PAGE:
Who Benefits When the Employee is Trained? Negative energy balance, rumen acidosis, toxic metritis, LDA, RDA, ketosis, milk fever, hypocalcemia, fatty liver syndrome and mastitis – most of you with dairy work experience know these are all potential transition cow problems. To a new employee or laymen, however, it can seem like a foreign language. When you have an employee who is unfamiliar with terms related to their tasks, it can be difficult for them to correctly fulfill their job and can ultimately cost your operation. In contrast, when an employee is properly trained, your entire operation thrives. This is true not only with transition cow management, but also with your repro team. When an employee is put into a position on the breeding team without any prior experience or training, the employee may have the fear of failure in the back of his or her mind. To overcome it, the employee uses all the knowledge, experience and ideas he or she can muster to accomplish their work. Often in this situation the inexperienced employee creates unrealistic protocols as he or she tries to survive. For example, his or her focus may be more on breeding cows quickly than doing so effectively. Perhaps the employee is not waiting the full 2-3 minutes for semen to thaw via the Pocket Thaw™ method or is lifting the semen canister above the frost line unknowingly damaging the sperm. While no one will argue that proper training is important, for many reasons it often just doesn’t happen. Some may feel it’s not economically feasible or perhaps training is difficult because of language barriers. Time can also be a factor if an experienced member of the breeding team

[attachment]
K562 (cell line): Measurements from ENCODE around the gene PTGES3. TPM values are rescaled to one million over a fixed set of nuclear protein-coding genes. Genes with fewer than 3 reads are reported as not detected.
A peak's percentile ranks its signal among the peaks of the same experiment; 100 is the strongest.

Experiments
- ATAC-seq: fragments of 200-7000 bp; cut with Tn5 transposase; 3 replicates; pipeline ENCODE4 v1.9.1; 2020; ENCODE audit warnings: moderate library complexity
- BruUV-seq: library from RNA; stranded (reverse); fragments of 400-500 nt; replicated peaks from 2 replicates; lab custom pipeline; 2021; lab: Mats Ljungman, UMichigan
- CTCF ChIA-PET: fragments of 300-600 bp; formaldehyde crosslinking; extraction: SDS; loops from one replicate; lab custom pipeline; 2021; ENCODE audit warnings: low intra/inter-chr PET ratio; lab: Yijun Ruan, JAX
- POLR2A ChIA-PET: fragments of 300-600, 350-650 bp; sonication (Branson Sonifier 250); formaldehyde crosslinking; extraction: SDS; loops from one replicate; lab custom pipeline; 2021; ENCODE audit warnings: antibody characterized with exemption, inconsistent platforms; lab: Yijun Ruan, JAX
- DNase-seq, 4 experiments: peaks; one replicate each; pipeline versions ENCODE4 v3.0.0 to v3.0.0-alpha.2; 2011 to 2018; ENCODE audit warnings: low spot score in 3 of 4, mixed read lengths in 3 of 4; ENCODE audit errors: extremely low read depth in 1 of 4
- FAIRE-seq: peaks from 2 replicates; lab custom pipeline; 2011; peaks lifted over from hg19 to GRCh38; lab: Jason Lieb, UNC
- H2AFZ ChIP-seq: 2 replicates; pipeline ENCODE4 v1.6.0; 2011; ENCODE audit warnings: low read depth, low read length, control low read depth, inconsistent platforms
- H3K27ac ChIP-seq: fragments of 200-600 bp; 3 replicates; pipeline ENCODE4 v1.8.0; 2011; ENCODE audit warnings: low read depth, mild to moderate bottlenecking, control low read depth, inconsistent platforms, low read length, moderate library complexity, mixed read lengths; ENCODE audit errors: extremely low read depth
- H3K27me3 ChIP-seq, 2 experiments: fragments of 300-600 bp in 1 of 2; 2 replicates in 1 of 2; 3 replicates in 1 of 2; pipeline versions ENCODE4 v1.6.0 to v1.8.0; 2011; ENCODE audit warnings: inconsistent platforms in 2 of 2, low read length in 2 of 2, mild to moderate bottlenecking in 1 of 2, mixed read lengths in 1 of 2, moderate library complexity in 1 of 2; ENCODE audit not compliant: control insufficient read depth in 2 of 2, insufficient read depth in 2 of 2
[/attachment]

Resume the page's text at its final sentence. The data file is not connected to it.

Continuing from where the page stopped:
leaves, and the position needs to be filled immediately. However, proper training helps your employees help the dairy and enables you to be more satisfied with the results. Think about your synchronization protocol training. Does it stress the importance of giving the right cow the right shot at the right time? It may, but does it also teach why each shot is important and why timing is crucial? A deeper understanding can lead to better buy-in from your employee and therefore increased protocol compliance. Your cooperative is here to support you in your employee training endeavors. Your local GENEX representative is a good source of information regarding heat detection, semen handling and artificial insemination protocols. GENEX also offers the A.I. AccuCheckSM service where training specialists observe and evaluate your herd inseminator’s technique. The training specialists provide customized recommendations for improvement through hands-on instruction as well as routine follow-up for continued personal development. The end goal is a more educated and more successful herd inseminator. For those seeking new ways to learn, there’s also dairylearning.com. Visit the website and explore the many opportunities for online learning. Courses such as Reproductive Anatomy & Physiology and Semen Handling Procedures are available in multiple languages. Commit to employee training for your employees' benefit, your benefit and your dairy's! 